Skip to main content

Harris Graphics Company Records

Identifier: 1989-0090

Scope and Contents

Spanning the years 1879 to 1979, the collection contains administrative and financial records, correspondence, notes, photographs, and artwork focusing mainly on C. B. Cottrell & Sons, which was later acquired by the Harris Graphics Company. These records include surveys, inventories, patent assignments for various printing related technologies, pamphlets for employees, and other materials tracking the operation of the company before C. B. Cottrell & Sons was acquired by Harris Graphics. Records of the early Cottrell Company and Harris Graphics are less prevalent in the collection.

Also included in the collection are approx. 150 glass plate negatives, undated but likely early 1900s, of printing presses and machinery manufactured by C. B. Cottrell & Sons>.


  • undated, 1879-1979


The collection is open and available for research. The glass plate negatives may be handled only under the supervision of reference desk staff.

Restrictions on Use and Copyright Information

Permission to publish from these Papers must be obtained in writing from the owner(s) of the copyright.


The Cottrell Company was founded in 1855 by Calvert B. Cottrell and Nathan Babcock in Westerly, Rhode Island, to manufacture general machinery. In addition to cotton and woodworking machinery the company produced printing presses. By 1868, the Cottrell Company was producing printing presses exclusively, and Calvert Cottrell began to develop improvements to the form. Adapting his presses to new technology, Cottrell produced steam powered presses that improved the overall quality and speed of printing. The partnership between Cottrell and Babcock ended in 1880 when Babcock retired from the company.

Renamed C. B. Cottrell & Sons, Calvert brought his sons into the business and continued to develop new printing technologies to set his presses apart. One of Calvert's greatest technological innovations was the Cottrell Black Perfecting Web Press, which printed on both sides of a roll of paper without smudging the ink on either side. Introduced in 1890, it had a large impact on printing, and the printing of magazines in particular.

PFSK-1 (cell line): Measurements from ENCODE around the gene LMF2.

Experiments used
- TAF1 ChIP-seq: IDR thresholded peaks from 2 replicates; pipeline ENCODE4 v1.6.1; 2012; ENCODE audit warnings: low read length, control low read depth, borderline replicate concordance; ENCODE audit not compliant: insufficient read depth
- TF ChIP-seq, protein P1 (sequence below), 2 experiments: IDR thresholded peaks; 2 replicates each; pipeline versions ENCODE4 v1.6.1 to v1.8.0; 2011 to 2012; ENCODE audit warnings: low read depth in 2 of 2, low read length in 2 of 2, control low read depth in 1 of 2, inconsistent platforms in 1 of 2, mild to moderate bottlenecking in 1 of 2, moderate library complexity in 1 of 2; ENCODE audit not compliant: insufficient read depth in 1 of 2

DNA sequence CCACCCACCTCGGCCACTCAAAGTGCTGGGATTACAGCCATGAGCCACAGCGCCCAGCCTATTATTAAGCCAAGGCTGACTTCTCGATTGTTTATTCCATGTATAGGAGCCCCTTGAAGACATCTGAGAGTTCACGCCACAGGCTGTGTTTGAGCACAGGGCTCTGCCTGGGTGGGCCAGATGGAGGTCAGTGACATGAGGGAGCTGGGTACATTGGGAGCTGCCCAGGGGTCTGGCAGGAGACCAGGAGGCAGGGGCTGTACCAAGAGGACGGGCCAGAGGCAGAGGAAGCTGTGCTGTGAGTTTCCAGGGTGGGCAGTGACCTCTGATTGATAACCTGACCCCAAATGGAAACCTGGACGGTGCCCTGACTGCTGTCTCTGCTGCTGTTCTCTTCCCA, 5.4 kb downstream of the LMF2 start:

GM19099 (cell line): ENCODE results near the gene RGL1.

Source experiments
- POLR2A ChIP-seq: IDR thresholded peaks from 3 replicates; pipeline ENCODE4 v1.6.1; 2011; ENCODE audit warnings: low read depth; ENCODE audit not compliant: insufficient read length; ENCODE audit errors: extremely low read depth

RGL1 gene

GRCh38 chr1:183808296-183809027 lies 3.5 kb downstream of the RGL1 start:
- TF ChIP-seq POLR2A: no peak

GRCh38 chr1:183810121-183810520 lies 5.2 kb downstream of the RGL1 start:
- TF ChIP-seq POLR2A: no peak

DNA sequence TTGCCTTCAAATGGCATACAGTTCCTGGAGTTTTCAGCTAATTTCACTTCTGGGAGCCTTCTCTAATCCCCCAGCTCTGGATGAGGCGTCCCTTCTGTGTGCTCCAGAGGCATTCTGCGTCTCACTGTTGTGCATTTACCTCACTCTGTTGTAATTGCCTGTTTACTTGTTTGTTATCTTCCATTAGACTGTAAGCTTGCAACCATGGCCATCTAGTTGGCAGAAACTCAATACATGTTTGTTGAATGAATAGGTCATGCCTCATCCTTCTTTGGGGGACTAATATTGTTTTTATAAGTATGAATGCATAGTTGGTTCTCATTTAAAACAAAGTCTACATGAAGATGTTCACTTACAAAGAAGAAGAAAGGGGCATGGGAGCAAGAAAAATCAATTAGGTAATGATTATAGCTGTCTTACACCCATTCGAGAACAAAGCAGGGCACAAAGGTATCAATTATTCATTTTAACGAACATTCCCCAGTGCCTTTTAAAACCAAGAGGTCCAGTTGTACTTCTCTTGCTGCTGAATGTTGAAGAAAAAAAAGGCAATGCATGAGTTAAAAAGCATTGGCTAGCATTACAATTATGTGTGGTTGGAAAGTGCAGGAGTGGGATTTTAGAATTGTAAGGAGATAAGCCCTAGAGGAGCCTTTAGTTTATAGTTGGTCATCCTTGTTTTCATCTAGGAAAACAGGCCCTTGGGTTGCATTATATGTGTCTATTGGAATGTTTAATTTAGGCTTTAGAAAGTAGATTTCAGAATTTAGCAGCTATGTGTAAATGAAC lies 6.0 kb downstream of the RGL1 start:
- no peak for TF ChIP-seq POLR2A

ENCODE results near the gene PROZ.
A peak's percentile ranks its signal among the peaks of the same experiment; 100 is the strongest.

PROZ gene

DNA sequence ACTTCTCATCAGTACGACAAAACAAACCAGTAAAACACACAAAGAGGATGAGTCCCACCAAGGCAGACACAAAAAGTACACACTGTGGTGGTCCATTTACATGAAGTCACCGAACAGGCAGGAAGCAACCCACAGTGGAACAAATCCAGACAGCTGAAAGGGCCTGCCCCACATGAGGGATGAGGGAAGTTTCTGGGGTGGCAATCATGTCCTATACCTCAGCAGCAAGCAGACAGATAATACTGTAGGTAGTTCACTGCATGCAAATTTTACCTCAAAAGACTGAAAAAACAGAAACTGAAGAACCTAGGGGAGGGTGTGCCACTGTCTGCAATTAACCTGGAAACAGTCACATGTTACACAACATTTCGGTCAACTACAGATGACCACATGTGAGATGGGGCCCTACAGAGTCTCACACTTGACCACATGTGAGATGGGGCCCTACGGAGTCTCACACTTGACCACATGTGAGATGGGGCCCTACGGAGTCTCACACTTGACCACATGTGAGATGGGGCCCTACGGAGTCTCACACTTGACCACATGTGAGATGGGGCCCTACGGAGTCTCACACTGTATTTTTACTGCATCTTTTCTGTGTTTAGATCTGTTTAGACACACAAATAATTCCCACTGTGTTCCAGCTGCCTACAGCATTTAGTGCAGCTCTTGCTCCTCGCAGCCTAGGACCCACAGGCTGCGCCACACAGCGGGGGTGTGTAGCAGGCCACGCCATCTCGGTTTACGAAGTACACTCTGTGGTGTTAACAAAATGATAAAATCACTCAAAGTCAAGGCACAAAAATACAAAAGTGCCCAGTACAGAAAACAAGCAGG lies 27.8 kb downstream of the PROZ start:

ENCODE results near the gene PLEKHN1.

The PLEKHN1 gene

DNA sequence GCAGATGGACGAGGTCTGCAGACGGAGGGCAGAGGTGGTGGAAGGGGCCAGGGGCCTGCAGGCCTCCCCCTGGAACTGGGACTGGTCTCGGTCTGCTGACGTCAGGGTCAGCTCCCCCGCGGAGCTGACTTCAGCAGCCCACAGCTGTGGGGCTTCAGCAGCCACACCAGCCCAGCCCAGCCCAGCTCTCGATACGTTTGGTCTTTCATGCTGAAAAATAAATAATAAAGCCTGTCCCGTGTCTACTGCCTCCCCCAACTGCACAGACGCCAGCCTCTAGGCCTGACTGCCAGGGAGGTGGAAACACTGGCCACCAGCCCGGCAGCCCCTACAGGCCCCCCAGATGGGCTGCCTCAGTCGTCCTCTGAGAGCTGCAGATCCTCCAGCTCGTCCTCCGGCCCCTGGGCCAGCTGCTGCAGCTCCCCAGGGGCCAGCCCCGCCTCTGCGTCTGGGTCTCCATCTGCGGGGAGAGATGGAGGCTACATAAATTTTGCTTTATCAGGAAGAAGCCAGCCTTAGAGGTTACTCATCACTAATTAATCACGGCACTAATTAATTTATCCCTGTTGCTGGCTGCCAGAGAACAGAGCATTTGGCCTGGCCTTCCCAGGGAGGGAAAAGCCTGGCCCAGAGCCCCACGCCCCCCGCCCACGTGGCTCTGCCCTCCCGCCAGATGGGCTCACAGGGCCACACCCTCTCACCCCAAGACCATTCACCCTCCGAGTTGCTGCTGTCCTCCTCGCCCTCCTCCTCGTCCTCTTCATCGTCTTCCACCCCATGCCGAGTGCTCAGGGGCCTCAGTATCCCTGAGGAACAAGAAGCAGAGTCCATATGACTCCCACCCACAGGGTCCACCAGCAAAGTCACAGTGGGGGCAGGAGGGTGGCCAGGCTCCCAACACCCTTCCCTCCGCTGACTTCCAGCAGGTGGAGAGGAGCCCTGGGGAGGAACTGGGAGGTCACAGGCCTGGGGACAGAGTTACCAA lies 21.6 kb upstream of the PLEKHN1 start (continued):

The company continued to grow and introduce innovative printing technologies. During World War II, C. B. Cottrell & Sons partnered with the Harris-Seybold Company of Cleveland to produce print materials for the U.S. Army. In 1953, Cottrell & Sons, by then a leader in supplying high-speed web letterpresses for mass circulation magazines, was acquired by the Harris-Seybold Company. The Westerly plant (actually located in Pawcatuck, Connecticut) then manufactured four-color web offset presses. The company, still called C. B. Cottrell & Sons, was sold again in the early 1980s to the Harris Graphics Group. The Harris Graphics Group continued to produce press machinery until 1989 when the factory was shut down due to a drop in the demand for new printing equipment.


14 Linear Feet

Language of Materials



The Harris Graphics Company Records consists of the administrative and financial records of the Harris Graphics Company and C.B. Cottrell & Sons, a printing press manufacturer bought out by Harris Graphics in the early 1980s.

Provenance and Acquisition

The collection was donated in 1989 by Harris Graphics Company>.

Harris Graphics Company Records
Archives & Special Collections staff
Language of description
Script of description

Repository Details

Part of the Archives and Special Collections, University of Connecticut Library Repository

University of Connecticut Library
405 Babbidge Road Unit 1205
Storrs Connecticut 06269-1205 USA US